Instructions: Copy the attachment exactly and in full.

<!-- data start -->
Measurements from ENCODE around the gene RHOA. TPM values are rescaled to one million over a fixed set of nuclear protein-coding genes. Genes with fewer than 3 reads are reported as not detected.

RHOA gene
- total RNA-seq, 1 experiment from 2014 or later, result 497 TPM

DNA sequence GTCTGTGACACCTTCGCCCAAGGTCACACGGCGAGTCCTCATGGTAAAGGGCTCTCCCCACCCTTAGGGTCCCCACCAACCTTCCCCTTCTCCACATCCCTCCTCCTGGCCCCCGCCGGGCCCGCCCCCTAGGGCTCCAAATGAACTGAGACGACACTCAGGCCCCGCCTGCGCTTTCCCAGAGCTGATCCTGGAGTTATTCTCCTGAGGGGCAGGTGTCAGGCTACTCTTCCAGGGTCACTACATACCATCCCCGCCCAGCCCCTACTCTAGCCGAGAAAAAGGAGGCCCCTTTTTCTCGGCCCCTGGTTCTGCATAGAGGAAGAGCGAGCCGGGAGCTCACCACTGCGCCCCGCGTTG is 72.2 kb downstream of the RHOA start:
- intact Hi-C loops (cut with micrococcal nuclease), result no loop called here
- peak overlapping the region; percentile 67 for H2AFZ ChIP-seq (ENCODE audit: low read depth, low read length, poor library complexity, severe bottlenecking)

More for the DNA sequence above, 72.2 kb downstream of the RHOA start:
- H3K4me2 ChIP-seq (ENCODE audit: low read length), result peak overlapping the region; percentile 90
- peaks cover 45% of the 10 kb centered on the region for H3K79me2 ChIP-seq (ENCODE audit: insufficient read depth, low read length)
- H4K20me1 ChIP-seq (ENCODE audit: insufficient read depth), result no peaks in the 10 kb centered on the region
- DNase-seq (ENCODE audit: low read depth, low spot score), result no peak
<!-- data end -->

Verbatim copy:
Measurements from ENCODE around the gene RHOA. TPM values are rescaled to one million over a fixed set of nuclear protein-coding genes. Genes with fewer than 3 reads are reported as not detected.

RHOA gene
- total RNA-seq, 1 experiment from 2014 or later, result 497 TPM

DNA sequence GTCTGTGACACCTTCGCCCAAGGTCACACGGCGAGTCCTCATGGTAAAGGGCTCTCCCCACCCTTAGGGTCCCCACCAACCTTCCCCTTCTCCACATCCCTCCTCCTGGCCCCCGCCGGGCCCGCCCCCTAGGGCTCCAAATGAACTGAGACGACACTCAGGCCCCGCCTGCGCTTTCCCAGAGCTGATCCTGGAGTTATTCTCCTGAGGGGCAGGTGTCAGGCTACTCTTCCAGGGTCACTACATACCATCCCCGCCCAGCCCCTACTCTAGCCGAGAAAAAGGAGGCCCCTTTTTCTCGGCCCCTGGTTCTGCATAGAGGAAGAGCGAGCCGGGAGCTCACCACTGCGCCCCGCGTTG is 72.2 kb downstream of the RHOA start:
- intact Hi-C loops (cut with micrococcal nuclease), result no loop called here
- peak overlapping the region; percentile 67 for H2AFZ ChIP-seq (ENCODE audit: low read depth, low read length, poor library complexity, severe bottlenecking)

More for the DNA sequence above, 72.2 kb downstream of the RHOA start:
- H3K4me2 ChIP-seq (ENCODE audit: low read length), result peak overlapping the region; percentile 90
- peaks cover 45% of the 10 kb centered on the region for H3K79me2 ChIP-seq (ENCODE audit: insufficient read depth, low read length)
- H4K20me1 ChIP-seq (ENCODE audit: insufficient read depth), result no peaks in the 10 kb centered on the region
- DNase-seq (ENCODE audit: low read depth, low spot score), result no peak